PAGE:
"However, one of the things you want to come out of the spring with is some toughness. You don't want to go out there everyday and beat them up, but you want them to be mentally and physical tough. The other thing you want them to come out with is confidence; confidence that we are going to be able to do these things and do them well. I also want us to not have the defeatist attitude. When we go out and play, we are going to be competitive. When we come off the field, no matter if we won or lost, people will know that Mississippi State is a good football team."
I know it's pretty early to decide what your summer camps are going to be like, but what are some things that you want to accomplish in your summer football camps?
"The biggest thing about camp is whenever that kid came to camp, the mommy, daddy, granddaddy, grandmomma, aunt, uncle, I knew somebody paid his way to get there. So, when he left - and I don't care if he was the poorest player in camp or he was a top-notch prospect - I wanted him to leave with a good experience if he worked with me. I was going to coach and teach him as if he was the top guy. You never know what kind of influence he will have on somebody else on his team. If you don't give him the attention and you go into his school, then he might say that guy didn't treat me right in camp. You never know what will be the thing that helps you with a prospect."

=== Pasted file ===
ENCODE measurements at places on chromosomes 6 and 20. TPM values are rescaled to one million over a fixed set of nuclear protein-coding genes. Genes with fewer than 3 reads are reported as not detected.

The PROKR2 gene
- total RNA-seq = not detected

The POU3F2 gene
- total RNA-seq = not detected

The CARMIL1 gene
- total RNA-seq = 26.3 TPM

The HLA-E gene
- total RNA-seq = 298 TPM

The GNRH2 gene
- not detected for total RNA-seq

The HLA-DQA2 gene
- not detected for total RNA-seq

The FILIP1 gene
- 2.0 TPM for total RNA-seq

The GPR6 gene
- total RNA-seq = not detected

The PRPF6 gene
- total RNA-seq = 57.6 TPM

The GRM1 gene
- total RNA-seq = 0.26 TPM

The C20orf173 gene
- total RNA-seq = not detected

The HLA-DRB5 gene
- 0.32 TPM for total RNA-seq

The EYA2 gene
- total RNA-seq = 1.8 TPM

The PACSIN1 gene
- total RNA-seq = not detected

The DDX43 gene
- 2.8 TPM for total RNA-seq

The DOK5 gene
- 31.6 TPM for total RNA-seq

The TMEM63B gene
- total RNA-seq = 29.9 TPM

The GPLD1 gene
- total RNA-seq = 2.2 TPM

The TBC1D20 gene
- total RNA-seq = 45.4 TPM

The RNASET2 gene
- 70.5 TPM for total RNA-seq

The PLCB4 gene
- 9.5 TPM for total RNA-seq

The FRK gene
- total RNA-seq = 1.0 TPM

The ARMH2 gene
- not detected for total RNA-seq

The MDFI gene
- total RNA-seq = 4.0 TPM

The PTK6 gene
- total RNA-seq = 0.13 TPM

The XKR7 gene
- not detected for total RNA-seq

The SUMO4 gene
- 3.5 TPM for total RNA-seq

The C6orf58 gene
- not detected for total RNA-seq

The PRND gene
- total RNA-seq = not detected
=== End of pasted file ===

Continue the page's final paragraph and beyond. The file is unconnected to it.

It sounds like you are going to be a hands-on type coach at the summer camps.
"I want them one day to send me a note - just like a lot of them already do - and say I really appreciated the time and effort you spent with me. I had a young man call me two weeks ago after seeing that I had come here. I coached him in high school."
What will be the thing that will help Coach Croom in regard to recruiting?
"The biggest thing about Coach Croom is his reputation, what people think about him. They know he is a good man. Everybody that you talk to, everybody that he has been around, everybody he has coached with, they all know the type man he is. That is what is so special about him.
"He is here to help the young men. He wants to help them to become the kind of people who are going to be productive citizens in our society when they leave here. If you get enough of those type people, it will transcend into a lot of other things. They will have a lot of pride about themselves."
You talked about Coach Croom's outstanding reputation. Considering that he has been in the NFL for quite awhile and away from the southeast, how will those folks know about his reputation?
"With the way it is now with the Internet, you hit a button, it is known. People know who you are. And with Sylvester Croom, you don't find any negative things out there about him."
Gene Swindoll is the owner of Gene's Page, the unofficial source for Mississippi State sports on the internet. The URL for Gene's Page is http://mississippistate.theinsiders.com. You can contact him by emailing firstname.lastname@example.org.